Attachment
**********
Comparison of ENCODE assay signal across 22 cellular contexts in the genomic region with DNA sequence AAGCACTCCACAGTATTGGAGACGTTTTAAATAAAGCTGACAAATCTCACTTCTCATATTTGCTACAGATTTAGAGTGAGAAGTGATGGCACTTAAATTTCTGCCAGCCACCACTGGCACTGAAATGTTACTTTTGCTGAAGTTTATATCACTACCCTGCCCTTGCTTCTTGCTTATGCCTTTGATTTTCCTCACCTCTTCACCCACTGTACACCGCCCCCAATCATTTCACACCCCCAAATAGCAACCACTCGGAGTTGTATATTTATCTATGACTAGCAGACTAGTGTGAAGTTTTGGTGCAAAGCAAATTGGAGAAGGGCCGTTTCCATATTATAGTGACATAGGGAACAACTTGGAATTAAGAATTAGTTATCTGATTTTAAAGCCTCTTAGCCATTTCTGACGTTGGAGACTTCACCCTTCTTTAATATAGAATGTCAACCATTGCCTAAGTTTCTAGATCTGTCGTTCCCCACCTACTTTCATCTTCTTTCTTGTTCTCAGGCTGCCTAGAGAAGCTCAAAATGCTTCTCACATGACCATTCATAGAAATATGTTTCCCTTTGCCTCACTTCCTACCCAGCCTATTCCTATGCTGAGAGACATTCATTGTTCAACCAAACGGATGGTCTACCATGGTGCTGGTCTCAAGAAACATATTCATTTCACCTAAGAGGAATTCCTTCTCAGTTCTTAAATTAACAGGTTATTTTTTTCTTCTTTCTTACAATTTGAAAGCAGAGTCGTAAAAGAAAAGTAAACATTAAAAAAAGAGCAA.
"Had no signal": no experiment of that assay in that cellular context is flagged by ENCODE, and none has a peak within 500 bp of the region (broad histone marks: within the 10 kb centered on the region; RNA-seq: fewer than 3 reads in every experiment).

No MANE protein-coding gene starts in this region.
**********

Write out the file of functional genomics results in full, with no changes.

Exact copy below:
Comparison of ENCODE assay signal across 22 cellular contexts in the genomic region with DNA sequence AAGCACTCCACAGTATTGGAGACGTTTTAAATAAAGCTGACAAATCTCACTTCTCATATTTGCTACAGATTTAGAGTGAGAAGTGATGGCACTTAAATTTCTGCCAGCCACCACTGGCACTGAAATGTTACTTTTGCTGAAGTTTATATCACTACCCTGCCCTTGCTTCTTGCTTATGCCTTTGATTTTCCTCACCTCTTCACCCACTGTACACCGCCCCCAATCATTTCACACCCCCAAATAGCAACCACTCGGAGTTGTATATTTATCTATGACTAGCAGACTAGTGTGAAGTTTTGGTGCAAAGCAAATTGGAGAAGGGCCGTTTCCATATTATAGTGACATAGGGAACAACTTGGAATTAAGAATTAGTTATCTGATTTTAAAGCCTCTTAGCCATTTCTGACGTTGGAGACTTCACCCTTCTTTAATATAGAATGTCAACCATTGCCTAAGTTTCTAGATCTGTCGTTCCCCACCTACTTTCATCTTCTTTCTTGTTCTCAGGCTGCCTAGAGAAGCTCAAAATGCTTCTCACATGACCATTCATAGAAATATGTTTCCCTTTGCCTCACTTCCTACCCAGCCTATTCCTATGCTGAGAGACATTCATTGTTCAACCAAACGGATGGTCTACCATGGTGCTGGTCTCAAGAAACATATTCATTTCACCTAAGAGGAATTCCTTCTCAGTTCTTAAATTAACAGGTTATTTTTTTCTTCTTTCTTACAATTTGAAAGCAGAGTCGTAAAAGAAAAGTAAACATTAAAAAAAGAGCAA.
"Had no signal": no experiment of that assay in that cellular context is flagged by ENCODE, and none has a peak within 500 bp of the region (broad histone marks: within the 10 kb centered on the region; RNA-seq: fewer than 3 reads in every experiment).

No MANE protein-coding gene starts in this region.